The commemoration of the Universal Declaration of Human Rights affords us an opportunity to revisit the achievements and leadership of past generations in overcoming the horrors of the Holocaust and forging a new consensus on human rights.

The Universal Declaration of Human Rights, which we commemorate next week, was a remarkable response to the experience of the Second World War. At a time when we are discussing possible improvement in international institutions and finding how difficult it is to reach agreement, it is worth reminding ourselves how much previous generations achieved. The post-war leadership showed enormous vision in seeking to establish new institutions which would seek to prevent fascism, world war and the holocaust from being repeated ever again.

The UN was established to sustain peace, resolve conflict and promote development. The World Bank and the IMF to better manage the world economy. And the Universal Declaration of Human Rights set down the fundamental rights that each human being should be entitled to purely by virtue of their humanity. I recommend to anyone who has not read it recently, a re-reading of the Declaration. It is an inspiring description of the basic rights that all human beings need to secure in order to be able to enjoy the dignity of their humanity.

The framers of the Declaration were very clear that human rights meant not just civil and political rights, but also cultural, economic and social rights. Not just freedom from fear but freedom from want.

Drawing on their experience of the pre-war years, they knew these rights to be interdependent. They understood that the economic depression and poverty of the ‘30s created the conditions that fostered political extremism, violence and war. And it was by working for both sets of rights – for full bellies and for free minds – that they sought to lay the foundations for a more peaceful post-war world.

But one of the tragedies of the Cold War years was that this vital argument got lost. The clarity of thinking in the Declaration, on the interdependence and indivisibility of human rights, fell victim to Cold War division – to political posturing, and to ideological point-scoring.

The West proclaimed itself the champion of political and civil rights, the East champion of economic and social rights. There was even talk of blue and red rights! But neither side fully honoured the duties contained in the Universal Declaration. While the democracies of the West largely upheld civil and political rights at home, they tolerated the denial or violation of these rights in countries that were anti-communist and pro-western.

The East asserted that priority should be given to economic and social rights, but the communist autocracies presided over new forms of inequality and elitism, as well as the suppression of freedom of speech and the rule of law.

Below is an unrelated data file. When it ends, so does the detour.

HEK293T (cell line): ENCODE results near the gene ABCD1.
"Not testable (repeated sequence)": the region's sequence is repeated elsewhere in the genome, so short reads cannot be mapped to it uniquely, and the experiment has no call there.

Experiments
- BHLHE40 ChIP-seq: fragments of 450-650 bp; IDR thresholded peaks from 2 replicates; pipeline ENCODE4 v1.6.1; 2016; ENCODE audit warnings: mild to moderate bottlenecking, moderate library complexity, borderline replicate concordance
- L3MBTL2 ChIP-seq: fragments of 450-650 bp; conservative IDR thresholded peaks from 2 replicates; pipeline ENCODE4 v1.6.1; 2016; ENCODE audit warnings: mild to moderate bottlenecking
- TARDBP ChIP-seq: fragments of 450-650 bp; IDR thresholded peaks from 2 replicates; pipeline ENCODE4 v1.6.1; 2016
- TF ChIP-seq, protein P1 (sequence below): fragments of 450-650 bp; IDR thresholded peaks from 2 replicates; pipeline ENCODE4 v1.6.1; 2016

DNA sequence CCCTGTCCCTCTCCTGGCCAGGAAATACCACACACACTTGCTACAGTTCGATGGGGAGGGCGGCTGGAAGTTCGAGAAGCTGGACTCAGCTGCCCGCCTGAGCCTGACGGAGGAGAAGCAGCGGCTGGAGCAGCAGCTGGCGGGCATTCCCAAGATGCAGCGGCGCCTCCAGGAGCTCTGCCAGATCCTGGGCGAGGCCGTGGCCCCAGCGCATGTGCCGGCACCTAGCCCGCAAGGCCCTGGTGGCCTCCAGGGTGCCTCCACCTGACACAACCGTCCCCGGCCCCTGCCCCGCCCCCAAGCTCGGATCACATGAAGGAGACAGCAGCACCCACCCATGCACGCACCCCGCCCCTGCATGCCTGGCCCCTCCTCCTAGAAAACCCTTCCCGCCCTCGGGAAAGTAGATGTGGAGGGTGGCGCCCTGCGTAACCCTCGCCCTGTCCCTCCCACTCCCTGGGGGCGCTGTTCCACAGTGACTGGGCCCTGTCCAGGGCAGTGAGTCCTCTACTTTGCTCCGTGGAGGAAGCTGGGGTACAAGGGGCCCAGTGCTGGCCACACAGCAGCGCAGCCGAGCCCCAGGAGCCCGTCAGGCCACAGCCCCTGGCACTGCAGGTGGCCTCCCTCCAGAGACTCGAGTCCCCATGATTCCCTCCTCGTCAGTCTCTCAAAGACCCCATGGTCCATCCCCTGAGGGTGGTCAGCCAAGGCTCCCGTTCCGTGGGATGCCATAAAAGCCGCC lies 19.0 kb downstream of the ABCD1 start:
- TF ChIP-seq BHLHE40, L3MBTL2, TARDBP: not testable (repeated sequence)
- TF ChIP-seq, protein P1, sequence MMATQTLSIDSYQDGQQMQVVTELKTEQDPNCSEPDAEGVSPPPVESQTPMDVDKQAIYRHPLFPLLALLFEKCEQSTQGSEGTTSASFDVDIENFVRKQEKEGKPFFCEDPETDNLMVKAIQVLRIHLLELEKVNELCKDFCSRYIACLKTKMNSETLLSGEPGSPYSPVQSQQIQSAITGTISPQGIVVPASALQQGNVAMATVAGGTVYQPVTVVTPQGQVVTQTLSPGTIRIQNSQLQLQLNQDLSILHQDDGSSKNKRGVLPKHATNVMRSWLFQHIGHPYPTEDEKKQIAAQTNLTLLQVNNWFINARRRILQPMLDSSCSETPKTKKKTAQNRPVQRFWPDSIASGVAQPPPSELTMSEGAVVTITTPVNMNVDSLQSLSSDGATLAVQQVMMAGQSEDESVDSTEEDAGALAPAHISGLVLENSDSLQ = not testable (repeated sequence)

More recently a new polarisation over human rights has arisen between north and south, with some governments in the south asserting that priority should be given to economic rights – that economic development should come before political freedom.

Until the recent economic crisis in Asia, for example, it was frequently argued that the stunning gains made in poverty reduction were more important than the failure of many of the countries concerned to respect civil and political rights. Some argued that the idea of human rights was a western import, alien to Asian needs and traditions.

But the crisis in the Asian economy belies this view. Asia’s economic difficulties are closely linked to a failure to respect the right of the individuals to political freedom. This helped to perpetuate a culture that protected cronyism and corruption, which were some of the fundamental causes of the economic crisis.

The crisis also demonstrates clearly that economic development without transparency, political accountability and equal respect for all citizens is unsustainable. Civil, economic, political and social rights must all be honoured in order to create stable and sustainable economic development.

This principle of the indivisibility of rights can be illustrated here at home too. Whilst obviously the effects are much less severe than those of the crisis in Asia, under the last government we suffered from the ideological belief that economic development would be more successful under conditions of social inequality and minimal rights for labour.

The legacy of these values, and the policies that flowed from them, is that Britain today is one of the most unequal countries in the developed world, with high levels of poverty and social deprivation. This ideological experiment has also demonstrated that high levels of inequality and reduced social protection do not improve economic development.